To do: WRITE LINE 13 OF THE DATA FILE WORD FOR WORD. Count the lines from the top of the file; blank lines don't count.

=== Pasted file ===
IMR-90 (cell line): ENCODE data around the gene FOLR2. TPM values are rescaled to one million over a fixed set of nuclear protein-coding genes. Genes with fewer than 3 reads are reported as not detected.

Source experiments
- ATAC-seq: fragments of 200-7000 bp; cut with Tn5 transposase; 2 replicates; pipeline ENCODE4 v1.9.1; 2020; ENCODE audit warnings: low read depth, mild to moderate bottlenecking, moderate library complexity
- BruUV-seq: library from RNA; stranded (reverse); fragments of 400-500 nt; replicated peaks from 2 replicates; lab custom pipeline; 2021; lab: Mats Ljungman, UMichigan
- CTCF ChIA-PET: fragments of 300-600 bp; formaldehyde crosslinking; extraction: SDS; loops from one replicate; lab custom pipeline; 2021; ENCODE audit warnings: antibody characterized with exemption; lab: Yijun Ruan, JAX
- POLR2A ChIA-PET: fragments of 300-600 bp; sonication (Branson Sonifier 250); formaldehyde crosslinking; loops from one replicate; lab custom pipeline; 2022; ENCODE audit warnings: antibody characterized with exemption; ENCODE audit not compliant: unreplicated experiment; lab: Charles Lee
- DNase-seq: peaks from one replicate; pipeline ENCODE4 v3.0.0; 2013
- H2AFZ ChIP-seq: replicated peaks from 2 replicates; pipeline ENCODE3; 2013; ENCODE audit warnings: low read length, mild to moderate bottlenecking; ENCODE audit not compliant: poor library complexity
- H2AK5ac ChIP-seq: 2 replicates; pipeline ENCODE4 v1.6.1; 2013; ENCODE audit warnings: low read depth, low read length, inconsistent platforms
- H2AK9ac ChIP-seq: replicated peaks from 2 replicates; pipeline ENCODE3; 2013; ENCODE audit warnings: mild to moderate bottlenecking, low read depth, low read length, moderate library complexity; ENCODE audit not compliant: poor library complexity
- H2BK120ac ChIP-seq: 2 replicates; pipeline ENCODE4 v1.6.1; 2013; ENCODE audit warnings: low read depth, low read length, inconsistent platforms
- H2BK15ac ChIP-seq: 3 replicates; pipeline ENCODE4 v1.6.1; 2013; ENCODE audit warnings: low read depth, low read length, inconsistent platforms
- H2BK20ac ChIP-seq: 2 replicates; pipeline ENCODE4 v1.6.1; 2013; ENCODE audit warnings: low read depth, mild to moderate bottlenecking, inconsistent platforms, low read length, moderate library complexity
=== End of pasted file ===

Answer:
- H2BK20ac ChIP-seq: 2 replicates; pipeline ENCODE4 v1.6.1; 2013; ENCODE audit warnings: low read depth, mild to moderate bottlenecking, inconsistent platforms, low read length, moderate library complexity